For listeners: be conscious of knowing that you don't know how somebody is doing and how they're presenting may be what they've got to do in a certain circumstance to get through the day. By all means be careful to not label their grief and their grief process as something that's either positive or negative. It just doesn't led itself to that.

TS: At this point in your life, Patrick, how do you honor your grief if you will? What do you do in relationship to your baby son Ryan that you talked to us about, or any grief in your life?

PO: Well, we were just at—every day on the anniversary of his death, I don't work. I haven't done that every day since he died, and that was May 17. So, May 17 my wife and I were, spend our time at the cemetery and we have two or three family members—my mom and my dad are both buried near my son. So, we make that trip to do that.

This book has really been that. It's been a way of honoring him and there's a deep desire I have is for folks to see that here I am all these years later. And in the process of writing this book, I just had so many days where a surge of sadness would come and this sense of, "Gosh, today he would be 36 years old. What would all that look like?"

I'm very conscious of when you lose someone as young as he was there's a "who he was" and then a "who he was supposed to be," and so I'm very conscious of that.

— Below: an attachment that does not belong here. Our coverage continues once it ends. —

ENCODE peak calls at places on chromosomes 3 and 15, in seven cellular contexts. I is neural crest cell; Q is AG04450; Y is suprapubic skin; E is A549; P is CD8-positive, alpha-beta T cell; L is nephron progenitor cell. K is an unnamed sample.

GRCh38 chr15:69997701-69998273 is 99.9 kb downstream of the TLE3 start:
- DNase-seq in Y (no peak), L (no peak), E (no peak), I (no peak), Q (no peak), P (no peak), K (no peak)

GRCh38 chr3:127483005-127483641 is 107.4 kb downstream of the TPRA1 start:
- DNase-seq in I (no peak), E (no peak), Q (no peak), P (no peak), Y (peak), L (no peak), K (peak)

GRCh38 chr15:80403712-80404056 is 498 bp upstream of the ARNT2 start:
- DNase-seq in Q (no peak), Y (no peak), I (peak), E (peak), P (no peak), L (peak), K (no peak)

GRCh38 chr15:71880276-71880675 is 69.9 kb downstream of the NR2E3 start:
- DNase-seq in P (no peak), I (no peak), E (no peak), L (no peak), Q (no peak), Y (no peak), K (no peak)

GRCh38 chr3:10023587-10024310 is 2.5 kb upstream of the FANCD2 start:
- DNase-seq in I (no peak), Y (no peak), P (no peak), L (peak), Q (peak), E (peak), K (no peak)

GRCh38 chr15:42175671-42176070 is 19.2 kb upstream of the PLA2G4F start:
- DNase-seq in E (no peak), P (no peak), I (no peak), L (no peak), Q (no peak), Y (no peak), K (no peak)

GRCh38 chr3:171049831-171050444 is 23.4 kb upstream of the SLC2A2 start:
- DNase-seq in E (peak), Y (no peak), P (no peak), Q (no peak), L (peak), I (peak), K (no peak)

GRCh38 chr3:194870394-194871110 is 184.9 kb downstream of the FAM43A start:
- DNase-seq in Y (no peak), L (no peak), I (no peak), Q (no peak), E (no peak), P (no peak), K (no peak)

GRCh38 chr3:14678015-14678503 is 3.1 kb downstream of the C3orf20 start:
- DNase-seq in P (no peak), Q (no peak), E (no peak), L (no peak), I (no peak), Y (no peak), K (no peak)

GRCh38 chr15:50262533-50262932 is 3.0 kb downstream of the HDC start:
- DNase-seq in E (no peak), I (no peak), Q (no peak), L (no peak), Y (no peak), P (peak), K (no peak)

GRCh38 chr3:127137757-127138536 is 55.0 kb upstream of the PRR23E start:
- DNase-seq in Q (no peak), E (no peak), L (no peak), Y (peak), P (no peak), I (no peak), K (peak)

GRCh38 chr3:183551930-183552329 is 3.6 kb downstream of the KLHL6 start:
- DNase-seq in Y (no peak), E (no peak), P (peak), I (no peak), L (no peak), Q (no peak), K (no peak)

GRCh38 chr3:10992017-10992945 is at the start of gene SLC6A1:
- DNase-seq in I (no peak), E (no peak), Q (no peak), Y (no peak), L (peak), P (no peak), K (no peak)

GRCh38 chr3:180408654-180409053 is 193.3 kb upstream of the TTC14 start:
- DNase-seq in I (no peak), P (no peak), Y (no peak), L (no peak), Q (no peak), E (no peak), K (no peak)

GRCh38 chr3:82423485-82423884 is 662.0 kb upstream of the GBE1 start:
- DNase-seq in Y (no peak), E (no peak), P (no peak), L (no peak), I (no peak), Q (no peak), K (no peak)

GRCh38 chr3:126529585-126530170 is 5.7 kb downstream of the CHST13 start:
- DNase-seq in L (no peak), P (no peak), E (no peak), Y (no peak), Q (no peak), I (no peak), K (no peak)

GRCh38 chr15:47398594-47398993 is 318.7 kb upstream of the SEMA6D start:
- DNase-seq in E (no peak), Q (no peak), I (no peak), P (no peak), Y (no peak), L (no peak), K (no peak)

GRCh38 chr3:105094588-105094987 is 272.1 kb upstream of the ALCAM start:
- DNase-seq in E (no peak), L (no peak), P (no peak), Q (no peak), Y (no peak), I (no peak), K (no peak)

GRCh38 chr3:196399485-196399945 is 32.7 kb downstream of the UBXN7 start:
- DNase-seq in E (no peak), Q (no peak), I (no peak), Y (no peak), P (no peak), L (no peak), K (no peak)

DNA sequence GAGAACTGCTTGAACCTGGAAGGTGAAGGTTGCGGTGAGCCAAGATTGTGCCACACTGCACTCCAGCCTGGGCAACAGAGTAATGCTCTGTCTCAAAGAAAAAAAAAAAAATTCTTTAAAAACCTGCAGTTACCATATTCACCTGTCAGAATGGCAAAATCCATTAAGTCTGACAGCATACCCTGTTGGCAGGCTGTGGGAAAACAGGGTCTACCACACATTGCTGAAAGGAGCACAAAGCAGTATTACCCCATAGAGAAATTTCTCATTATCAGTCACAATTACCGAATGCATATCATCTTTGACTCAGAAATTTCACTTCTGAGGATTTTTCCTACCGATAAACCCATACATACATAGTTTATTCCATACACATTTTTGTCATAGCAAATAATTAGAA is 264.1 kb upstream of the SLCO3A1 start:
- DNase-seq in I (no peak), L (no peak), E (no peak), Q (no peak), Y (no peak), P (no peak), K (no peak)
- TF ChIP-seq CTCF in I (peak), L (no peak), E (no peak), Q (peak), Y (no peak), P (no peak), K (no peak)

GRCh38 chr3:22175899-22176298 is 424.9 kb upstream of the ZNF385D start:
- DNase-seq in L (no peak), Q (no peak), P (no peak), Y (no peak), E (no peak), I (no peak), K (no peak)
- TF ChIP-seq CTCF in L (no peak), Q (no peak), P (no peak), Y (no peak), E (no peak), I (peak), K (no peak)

My lovely new Japanese daughter in-law at Christmas—this was just kind of caught us off guard—she said, "Let's do something today that's in my culture. Can we take food to the cemetery?" "Well, yes, we can do that." She'd never been to the cemetery to see where our loved ones are buried. So, we packed up the family and the grandkids and off we went to the cemetery on Christmas day, and we put a cookie on every grave. It was just the sweetest thing.

In her culture they—several times a year—go to the cemetery and honor their ancestors and do so in very defined ways. And one of the ways they do that is to take food to leave for them. So, she brought to us a real gift. We'll do that every year. We'll load up on a holiday and go to the cemetery and leave some food.

TS: Now, one of the things you emphasize in Getting Grief Right is that we each have a unique way of grieving—that there's no one path to grief. Why is that so important for people to understand that—that each of us has a unique way of grieving?